Peter: なおみ先生と付き合うのが、ちょっと疲れてきました。(Naomi-sensei to tsukiau no ga, chotto tsukarete kimashita.) I’m a little bit tired of being on your level. That’s a nice expression, no Naomi-sensei?
Naomi: It’s not. It’s not.
Peter: 何何さんと付き合うのが疲れてきました。(Naninani-san to tsukiau no ga tsukarete kimashita.)
Naomi: うん、あのね。(Un, ano ne.) In that case, I don’t think you need 付き合うのが (tsukiau no ga). You can be more direct, like… ピーターに疲れた、とか。(Pītā ni tsukareta, toka.)
Peter: That’s, that’s a little strong, no?
Naomi: ちょっとね。(Chotto ne.)
Peter: But like 付き合う (tsukiau) can mean, of course, the date or have a romantic relationship, but it can also mean to, like go along with.
Naomi: そうですね。(Sō desu ne.)
Peter: So, I’m a little tired of, you know, going along with you. But not of you. なおみに疲れてないんですけど、なおみの言ってること…。(Naomi ni tsukarete nai n desu kedo, Naomi no itte ru koto…)
Naomi: に、疲れている。(Ni, tsukarete iru.)
Peter: そうですね。(Sō desu ne.)
Naomi: 私はピーターのジョークに疲れてきてます。(Watashi wa Pītā no jōku ni tsukarete kite masu.)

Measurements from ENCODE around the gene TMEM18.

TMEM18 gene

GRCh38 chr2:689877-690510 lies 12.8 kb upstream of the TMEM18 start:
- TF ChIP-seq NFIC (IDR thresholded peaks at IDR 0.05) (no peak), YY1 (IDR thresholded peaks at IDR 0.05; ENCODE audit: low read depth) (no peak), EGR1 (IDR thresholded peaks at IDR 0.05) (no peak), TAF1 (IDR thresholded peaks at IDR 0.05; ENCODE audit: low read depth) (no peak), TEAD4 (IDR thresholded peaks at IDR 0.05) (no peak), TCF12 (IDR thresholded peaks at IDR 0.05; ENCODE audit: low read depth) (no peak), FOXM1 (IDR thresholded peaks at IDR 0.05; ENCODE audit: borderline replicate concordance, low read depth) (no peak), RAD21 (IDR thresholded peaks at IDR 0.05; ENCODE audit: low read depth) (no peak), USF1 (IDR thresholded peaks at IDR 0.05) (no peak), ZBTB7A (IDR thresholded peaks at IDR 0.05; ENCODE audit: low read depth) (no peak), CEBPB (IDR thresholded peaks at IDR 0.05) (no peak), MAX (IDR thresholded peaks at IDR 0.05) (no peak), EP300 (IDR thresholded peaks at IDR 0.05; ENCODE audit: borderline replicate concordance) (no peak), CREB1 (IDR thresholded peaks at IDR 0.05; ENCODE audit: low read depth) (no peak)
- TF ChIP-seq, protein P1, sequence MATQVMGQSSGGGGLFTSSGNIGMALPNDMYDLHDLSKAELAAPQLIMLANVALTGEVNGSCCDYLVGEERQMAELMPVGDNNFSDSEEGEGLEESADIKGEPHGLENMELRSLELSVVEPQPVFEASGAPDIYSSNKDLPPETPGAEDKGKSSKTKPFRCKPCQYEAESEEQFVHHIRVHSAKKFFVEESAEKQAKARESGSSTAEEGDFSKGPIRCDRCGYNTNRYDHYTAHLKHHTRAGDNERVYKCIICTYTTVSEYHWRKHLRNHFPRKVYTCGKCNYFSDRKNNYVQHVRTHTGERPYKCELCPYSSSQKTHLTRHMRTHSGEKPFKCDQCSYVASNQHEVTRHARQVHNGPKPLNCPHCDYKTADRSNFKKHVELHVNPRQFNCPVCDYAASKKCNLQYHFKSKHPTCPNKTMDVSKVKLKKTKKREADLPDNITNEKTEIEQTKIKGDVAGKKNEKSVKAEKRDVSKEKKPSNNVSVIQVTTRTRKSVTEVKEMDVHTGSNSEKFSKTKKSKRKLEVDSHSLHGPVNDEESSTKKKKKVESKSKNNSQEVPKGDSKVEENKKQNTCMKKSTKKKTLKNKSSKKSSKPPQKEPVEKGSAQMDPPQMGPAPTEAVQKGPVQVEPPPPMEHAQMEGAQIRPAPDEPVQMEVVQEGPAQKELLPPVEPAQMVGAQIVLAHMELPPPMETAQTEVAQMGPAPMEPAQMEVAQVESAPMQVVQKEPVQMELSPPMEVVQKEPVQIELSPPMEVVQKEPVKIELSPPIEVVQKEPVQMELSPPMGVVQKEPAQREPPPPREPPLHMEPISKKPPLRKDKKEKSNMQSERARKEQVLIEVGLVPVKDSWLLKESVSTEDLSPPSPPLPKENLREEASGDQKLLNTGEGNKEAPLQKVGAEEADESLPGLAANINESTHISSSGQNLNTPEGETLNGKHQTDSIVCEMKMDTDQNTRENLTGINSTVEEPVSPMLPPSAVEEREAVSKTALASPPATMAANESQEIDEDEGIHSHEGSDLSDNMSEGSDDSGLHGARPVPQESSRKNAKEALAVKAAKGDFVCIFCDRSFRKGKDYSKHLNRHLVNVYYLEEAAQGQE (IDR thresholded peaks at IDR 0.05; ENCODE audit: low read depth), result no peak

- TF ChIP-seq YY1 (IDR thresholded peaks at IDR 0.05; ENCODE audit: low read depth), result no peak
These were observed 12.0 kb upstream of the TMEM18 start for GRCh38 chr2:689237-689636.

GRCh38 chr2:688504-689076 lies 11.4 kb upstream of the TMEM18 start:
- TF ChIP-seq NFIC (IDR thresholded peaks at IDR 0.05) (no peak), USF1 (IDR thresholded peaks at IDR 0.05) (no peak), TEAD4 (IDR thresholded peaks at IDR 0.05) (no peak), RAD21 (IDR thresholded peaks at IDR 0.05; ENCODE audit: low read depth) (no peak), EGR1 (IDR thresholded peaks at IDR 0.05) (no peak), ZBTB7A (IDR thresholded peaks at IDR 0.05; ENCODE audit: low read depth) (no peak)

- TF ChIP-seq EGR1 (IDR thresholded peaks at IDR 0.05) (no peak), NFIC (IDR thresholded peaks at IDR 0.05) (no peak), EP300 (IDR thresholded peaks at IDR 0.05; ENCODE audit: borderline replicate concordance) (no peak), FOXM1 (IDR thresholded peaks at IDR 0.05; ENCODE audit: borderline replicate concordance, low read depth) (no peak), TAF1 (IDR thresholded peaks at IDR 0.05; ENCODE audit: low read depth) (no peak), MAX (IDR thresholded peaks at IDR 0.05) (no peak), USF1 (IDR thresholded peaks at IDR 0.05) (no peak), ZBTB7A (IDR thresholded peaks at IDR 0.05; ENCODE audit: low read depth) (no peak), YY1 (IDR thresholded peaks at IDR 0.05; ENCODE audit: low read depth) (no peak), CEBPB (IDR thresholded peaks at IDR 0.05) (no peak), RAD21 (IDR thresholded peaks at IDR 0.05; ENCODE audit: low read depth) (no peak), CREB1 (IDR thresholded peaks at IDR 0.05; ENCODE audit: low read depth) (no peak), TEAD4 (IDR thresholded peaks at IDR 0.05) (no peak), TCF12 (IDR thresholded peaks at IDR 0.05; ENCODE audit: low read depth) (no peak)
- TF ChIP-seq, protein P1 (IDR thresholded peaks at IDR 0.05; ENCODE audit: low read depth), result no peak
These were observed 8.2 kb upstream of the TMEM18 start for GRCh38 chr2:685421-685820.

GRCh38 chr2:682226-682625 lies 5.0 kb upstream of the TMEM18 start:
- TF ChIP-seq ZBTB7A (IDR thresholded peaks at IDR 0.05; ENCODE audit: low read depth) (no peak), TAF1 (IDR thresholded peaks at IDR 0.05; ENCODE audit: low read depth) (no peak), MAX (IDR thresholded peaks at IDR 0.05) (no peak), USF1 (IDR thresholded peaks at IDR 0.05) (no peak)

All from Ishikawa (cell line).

Peter: And just for everybody out there, we’re throwing this back and forth, 疲れている (tsukarete iru), but it actually is some pretty strong Japanese that you don’t really wanna say this to people, do you?
Naomi: うーん…。そう、かもね。(Ūn… Sō, kamo ne.)
Peter: If you’re good friends like Naomi-sensei and I, it’s a nice joke. It’s kind of like you can say it to people who you’re really friendly with.
Naomi: Or talking about somebody like behind their back, behind the person’s back. もう、本当に疲れるんだよね、とか。(Mō, hontō ni tsukareru n da yo ne, toka.)
Peter: 初めて (hajimete), like I’ve never heard of an example sentence or a grammatical structure or like a phrase or something, oh, you can use that behind somebody’s back. It’s quite nice. なんて素晴らしいですね。(Nante subarashii desu ne.)
Naomi: It’s not a nice thing to do, but you might hear that people are saying that phrase.
Peter: Are you trying to hint this something, Naomi-sensei?
Naomi: ううん。いいえ。何でもないですよ。(Ūn. Iie. Nan demo nai desu yo.)
Peter: Okay, but that has to be a classic. It’s pretty good for behind people’s backs. Okay, let’s take a look at today’s vocabulary.
Peter: Naomi-sensei, what do you have first?
Naomi: 駄目(な) (dame)
Peter: useless, no good, hopeless
Naomi: 駄目(な) (dame) [slowly - broken down by syllable]
Naomi: 駄目(な) (dame) [natural native speed]
Peter: Next, we have?
Naomi: エスカレーター (esukarētā)
Peter: escalator
Naomi: エスカレーター (esukarētā) [slowly - broken down by syllable]